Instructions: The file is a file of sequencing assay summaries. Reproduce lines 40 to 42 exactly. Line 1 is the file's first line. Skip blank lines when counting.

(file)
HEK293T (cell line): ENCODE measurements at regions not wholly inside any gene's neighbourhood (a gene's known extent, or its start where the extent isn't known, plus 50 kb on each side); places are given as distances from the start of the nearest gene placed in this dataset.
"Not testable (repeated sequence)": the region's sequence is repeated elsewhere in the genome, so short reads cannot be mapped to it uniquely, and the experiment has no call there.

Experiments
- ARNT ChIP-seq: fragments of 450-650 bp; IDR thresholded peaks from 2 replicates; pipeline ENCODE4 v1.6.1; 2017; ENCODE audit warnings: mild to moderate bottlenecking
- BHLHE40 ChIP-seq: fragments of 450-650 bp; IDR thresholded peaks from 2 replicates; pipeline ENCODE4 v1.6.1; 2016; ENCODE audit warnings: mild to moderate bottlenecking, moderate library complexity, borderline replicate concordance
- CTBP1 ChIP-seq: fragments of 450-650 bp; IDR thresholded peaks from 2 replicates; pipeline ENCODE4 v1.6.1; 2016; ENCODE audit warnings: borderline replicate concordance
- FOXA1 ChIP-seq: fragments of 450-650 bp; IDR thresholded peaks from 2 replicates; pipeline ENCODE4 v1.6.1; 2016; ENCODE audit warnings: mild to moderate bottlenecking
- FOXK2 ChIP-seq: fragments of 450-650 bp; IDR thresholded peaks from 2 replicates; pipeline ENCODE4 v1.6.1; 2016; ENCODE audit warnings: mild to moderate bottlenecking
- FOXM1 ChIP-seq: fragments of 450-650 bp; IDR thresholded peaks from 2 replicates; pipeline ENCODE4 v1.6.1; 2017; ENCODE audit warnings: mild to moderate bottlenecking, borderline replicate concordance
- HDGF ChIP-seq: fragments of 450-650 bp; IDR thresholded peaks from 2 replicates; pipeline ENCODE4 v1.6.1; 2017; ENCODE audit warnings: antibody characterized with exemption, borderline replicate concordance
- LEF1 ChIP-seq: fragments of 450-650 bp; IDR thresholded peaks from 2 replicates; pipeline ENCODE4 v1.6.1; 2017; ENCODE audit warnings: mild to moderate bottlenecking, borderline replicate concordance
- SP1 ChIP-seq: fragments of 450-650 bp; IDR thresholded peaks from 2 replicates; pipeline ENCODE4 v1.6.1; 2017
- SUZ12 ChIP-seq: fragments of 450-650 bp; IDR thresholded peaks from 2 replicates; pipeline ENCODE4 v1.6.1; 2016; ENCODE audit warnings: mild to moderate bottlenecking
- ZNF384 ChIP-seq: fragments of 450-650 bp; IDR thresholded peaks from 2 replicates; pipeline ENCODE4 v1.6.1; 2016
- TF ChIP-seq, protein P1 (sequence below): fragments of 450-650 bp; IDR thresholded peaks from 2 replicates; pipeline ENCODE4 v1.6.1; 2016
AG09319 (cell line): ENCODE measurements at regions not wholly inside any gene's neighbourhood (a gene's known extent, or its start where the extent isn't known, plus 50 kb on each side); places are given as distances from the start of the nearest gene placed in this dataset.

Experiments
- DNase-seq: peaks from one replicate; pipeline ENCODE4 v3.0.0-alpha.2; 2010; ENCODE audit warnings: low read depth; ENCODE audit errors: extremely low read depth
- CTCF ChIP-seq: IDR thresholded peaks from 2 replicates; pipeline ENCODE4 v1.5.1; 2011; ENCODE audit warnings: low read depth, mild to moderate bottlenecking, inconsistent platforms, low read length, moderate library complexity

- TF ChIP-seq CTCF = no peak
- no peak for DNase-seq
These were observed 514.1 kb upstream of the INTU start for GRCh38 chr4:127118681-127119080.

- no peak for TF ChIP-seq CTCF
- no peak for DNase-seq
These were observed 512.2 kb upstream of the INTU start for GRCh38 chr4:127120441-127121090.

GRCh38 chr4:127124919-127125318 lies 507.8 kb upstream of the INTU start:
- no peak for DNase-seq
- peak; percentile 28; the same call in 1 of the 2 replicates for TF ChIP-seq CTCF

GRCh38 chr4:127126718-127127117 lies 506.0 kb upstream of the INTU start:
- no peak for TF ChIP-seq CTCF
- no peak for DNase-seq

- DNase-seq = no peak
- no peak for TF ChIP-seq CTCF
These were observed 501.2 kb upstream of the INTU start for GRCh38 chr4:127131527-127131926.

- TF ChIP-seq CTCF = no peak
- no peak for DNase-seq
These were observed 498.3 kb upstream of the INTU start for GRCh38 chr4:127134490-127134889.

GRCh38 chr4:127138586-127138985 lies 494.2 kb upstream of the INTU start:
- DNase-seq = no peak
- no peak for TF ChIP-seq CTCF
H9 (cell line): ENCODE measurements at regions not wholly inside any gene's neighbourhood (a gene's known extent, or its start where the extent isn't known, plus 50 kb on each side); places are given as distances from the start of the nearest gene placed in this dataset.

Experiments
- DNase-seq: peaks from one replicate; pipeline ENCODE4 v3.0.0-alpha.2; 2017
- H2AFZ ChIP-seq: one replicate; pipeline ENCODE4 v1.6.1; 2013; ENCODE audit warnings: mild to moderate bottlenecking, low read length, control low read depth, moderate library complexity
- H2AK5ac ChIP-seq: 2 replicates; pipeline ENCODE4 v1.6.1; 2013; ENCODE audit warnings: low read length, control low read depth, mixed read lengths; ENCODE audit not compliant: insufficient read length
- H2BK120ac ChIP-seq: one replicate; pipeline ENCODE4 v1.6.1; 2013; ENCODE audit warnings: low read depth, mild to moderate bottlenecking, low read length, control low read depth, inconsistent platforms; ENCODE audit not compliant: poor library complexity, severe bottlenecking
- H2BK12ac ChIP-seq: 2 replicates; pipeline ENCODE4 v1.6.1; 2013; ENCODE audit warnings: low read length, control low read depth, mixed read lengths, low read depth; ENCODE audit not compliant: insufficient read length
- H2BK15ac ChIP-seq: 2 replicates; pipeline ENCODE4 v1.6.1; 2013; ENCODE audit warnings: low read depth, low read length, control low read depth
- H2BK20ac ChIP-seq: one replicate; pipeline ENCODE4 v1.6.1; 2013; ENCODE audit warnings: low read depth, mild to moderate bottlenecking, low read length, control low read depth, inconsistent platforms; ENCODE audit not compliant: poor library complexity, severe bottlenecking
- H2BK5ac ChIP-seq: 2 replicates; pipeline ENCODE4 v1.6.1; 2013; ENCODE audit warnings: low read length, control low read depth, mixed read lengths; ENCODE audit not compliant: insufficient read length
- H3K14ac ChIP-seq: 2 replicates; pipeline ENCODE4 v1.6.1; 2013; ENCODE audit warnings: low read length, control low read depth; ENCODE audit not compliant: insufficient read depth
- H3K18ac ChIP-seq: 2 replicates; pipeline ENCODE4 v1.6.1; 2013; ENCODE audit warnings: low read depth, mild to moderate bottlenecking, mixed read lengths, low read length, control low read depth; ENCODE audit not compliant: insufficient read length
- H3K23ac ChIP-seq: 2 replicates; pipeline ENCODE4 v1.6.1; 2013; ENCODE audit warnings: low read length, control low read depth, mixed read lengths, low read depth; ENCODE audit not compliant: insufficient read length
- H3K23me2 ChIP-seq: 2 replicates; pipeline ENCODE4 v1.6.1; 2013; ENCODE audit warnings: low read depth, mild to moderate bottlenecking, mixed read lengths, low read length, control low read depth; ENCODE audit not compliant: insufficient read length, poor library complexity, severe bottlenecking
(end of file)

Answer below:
- no peak for TF ChIP-seq CTCF
H9 (cell line): ENCODE measurements at regions not wholly inside any gene's neighbourhood (a gene's known extent, or its start where the extent isn't known, plus 50 kb on each side); places are given as distances from the start of the nearest gene placed in this dataset.

Experiments